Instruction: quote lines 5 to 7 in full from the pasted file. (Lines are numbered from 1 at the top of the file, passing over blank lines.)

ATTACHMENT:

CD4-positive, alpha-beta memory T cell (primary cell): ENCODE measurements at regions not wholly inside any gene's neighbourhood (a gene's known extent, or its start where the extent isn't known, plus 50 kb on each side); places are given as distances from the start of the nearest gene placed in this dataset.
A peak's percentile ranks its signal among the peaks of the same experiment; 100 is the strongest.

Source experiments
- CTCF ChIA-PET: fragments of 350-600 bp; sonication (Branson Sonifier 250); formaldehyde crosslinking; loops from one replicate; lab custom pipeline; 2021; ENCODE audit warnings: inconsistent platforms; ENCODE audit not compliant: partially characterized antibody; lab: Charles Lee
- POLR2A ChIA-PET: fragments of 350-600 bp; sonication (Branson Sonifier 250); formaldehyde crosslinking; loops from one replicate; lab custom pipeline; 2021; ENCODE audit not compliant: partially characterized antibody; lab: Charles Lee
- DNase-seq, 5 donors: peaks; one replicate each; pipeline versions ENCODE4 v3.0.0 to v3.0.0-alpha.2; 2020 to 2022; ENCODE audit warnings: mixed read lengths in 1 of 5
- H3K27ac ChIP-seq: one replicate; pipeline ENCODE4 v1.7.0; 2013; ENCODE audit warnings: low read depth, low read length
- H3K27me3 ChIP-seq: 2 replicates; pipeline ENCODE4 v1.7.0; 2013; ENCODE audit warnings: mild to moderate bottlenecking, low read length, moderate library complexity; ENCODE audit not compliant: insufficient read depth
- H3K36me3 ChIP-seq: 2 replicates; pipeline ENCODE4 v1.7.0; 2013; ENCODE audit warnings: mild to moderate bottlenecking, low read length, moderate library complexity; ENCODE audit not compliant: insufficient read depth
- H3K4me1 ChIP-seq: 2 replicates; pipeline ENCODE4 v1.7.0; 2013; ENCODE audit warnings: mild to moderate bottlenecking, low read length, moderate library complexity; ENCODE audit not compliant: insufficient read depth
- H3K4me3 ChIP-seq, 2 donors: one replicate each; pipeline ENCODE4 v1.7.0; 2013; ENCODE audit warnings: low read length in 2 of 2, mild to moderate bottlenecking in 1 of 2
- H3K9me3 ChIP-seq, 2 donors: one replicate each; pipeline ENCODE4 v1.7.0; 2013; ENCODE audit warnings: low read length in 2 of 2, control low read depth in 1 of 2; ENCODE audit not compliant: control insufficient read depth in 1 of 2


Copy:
- POLR2A ChIA-PET: fragments of 350-600 bp; sonication (Branson Sonifier 250); formaldehyde crosslinking; loops from one replicate; lab custom pipeline; 2021; ENCODE audit not compliant: partially characterized antibody; lab: Charles Lee
- DNase-seq, 5 donors: peaks; one replicate each; pipeline versions ENCODE4 v3.0.0 to v3.0.0-alpha.2; 2020 to 2022; ENCODE audit warnings: mixed read lengths in 1 of 5
- H3K27ac ChIP-seq: one replicate; pipeline ENCODE4 v1.7.0; 2013; ENCODE audit warnings: low read depth, low read length